At the other side of the spectrum are what we call the “light fans.” These are individuals who purchase an annual pass to the parks in order to entertain visiting family and friends. They will go to the parks less often and might get the more inexpensive version of the pass available. A third group, the “theme park socialites,” enjoy visiting the park at night and tend to visit the bars and lounges more than the park itself. For these individuals, the theme park is a substitute to an outside nightclub or bar by providing beverages and interaction in a more controlled environment.
There are also the “theme park foodies” who are passionate about food and beverage and savor every new taste. They show up for food and wine festivals, and other events that highlight their preferred activity.
“Theme park hobbyists” are passholders for whom the park is more hobby than vacation. These individuals use the theme park visit as a substitute for a visit to a nature-based park or a country club. It’s common for these hobbyists to visit the park for a few hours at a time. Then there are the “theme park walkers” who simply enjoy the park as a space for walking and people watching. The park is a place to stroll and become distracted. In general, these passholders have a more laid back approach to their visits and are less likely to patronize the rides. Finally, there are the “theme park scholars.” Perhaps the most intense of the passholders, these are individuals who know the history of the theme park and its attractions. Theme park scholars read blogs and scour the Internet (and magazines such as this one) thirsty for every bit of theme park information available. For the most part they’re purists and at times will resent changes to the park, such as a new attraction, if not done to the highest standards of excellence.
Whether a theme park scholar, a foodie, a socialite, hobbyist, walker, binger, or light fan, these are all groups that theme parks can learn from, target and serve with activities, events, and marketing efforts. By understanding the preferences and behaviors of their guests, theme parks can create an experience that is of greater appeal and generates excitement for visitors of all stripes. • • •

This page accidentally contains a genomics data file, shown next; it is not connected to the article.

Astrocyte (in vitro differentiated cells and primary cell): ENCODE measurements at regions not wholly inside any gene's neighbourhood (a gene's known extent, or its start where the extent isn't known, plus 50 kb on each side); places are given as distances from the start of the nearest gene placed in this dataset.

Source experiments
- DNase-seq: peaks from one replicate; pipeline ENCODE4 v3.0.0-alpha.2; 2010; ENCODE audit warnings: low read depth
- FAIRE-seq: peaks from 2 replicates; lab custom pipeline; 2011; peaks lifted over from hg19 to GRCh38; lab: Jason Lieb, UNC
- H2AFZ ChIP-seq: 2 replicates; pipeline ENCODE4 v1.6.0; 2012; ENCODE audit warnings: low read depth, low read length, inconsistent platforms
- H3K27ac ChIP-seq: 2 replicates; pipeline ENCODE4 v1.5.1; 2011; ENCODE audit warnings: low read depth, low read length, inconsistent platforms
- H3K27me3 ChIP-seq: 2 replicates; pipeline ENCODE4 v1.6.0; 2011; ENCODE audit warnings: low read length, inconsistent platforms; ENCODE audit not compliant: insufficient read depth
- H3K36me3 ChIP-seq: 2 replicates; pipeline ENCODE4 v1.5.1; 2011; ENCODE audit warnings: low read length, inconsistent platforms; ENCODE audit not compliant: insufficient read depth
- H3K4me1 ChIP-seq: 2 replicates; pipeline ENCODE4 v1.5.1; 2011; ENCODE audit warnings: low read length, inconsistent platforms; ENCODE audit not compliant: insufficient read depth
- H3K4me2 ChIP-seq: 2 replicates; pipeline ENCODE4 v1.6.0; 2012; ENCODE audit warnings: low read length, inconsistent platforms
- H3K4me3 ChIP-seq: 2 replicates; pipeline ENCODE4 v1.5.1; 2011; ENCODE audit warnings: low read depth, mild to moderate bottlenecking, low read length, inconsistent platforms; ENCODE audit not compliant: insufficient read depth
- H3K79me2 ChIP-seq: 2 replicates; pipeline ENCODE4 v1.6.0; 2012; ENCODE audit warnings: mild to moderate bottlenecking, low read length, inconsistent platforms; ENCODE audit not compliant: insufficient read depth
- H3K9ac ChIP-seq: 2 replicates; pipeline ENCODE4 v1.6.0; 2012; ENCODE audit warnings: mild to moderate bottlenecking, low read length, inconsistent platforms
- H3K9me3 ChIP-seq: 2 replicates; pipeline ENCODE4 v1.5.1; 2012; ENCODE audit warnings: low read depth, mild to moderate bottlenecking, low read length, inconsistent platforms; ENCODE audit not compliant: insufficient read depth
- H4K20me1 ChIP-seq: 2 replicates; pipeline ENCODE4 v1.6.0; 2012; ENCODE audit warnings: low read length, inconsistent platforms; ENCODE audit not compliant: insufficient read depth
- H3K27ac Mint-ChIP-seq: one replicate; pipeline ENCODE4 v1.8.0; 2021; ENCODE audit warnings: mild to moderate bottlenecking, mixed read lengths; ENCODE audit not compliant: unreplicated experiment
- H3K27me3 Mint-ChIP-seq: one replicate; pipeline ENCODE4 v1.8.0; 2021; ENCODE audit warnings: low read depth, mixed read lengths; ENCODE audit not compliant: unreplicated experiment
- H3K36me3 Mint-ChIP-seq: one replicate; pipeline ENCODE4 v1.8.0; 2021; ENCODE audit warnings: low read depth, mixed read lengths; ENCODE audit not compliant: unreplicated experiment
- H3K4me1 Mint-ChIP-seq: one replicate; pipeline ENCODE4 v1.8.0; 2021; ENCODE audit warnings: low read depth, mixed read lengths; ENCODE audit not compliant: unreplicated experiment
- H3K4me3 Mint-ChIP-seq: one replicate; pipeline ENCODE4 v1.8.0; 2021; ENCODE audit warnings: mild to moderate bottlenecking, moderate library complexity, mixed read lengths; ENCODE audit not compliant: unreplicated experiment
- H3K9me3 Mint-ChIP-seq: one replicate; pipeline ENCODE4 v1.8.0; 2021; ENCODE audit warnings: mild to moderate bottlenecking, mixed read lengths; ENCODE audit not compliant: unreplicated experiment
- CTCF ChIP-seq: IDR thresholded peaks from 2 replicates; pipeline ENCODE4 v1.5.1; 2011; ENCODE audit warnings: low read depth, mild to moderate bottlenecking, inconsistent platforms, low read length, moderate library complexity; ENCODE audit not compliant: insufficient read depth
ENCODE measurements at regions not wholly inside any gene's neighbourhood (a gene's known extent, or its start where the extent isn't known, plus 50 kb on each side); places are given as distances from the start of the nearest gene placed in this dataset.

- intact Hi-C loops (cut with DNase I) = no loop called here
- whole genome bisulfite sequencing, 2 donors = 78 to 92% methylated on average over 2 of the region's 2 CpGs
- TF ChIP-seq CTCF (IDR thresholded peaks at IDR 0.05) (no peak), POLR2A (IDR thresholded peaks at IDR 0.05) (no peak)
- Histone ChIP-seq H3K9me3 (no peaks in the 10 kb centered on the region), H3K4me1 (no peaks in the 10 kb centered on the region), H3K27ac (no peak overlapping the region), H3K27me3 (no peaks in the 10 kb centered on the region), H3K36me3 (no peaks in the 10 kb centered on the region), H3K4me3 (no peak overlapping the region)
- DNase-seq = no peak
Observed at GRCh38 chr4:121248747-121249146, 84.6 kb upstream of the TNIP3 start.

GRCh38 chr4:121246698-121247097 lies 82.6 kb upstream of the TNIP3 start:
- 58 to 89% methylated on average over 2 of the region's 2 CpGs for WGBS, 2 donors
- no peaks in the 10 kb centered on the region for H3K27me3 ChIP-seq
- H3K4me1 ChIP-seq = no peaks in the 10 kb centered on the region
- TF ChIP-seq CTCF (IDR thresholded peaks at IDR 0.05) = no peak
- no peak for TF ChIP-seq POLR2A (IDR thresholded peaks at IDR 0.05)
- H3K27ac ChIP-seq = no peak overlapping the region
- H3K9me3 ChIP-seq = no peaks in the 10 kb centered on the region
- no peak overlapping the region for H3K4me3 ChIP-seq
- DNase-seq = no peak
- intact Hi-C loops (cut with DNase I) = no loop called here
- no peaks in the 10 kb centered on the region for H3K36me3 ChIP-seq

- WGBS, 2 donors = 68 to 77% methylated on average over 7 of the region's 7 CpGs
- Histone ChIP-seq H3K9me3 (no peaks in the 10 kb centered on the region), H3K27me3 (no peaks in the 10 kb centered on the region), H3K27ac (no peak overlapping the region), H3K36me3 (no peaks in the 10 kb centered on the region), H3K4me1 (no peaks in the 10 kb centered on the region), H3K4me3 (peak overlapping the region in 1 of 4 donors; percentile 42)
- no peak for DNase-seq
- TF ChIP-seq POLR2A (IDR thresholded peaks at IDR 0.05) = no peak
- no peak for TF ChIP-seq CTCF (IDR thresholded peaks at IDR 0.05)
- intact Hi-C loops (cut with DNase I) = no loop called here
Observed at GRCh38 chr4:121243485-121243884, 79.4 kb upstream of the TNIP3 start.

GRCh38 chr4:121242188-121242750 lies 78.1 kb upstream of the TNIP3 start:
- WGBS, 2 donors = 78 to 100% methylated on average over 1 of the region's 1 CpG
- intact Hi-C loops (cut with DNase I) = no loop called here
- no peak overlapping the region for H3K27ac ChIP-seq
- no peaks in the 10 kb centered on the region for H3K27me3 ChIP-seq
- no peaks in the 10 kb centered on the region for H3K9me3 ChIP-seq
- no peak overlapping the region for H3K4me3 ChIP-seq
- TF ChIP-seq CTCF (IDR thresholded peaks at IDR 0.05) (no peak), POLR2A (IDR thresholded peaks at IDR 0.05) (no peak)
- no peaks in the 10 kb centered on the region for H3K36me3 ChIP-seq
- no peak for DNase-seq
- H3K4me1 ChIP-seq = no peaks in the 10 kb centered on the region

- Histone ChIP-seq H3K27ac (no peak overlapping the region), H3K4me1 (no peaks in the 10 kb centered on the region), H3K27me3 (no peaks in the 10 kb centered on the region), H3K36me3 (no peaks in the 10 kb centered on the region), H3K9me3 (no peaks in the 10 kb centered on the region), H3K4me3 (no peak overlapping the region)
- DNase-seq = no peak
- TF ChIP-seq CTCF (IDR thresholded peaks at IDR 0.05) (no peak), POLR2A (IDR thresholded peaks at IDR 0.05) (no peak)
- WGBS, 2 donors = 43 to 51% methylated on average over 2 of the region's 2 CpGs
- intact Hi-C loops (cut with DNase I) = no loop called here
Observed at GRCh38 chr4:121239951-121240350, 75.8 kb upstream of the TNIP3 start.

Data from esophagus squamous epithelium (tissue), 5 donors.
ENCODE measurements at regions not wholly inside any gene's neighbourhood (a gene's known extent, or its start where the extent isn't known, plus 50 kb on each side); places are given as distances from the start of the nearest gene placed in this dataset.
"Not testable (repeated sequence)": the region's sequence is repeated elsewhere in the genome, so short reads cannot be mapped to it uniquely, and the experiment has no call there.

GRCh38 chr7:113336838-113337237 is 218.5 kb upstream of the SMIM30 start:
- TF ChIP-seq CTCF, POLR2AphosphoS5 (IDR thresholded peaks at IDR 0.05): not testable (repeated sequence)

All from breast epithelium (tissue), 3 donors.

Dr. Edwin N. Torres is an Assistant Professor at the University of Central Florida, Rosen College of Hospitality Management. Prior to his current role, Dr. Torres received a Ph.D. from Purdue University. His research, which focuses on consumer psychology, has been published in multiple scholarly journals and presented in multiple conferences.
Dr. Marissa Orlowski is an Assistant Professor at the University of Central Florida, Rosen College of Hospitality Management, where she also received her Ph.D. Prior to joining UCF, Dr. Orlowski spent 15 years managing operations for leading hospitality companies including Walt Disney World and The Cheesecake Factory.
For a deeper exploration of this topic, see the full study: Torres, E.N., & Orlowski, M. (2017). Let’s ‘Meetup’ at the theme park. Journal of Vacation Marketing, 23(2), 159-171. DOI: 10.1177/1356766716634152. URL: http://journals.sagepub.com/doi/abs/10.1177/1356766716634152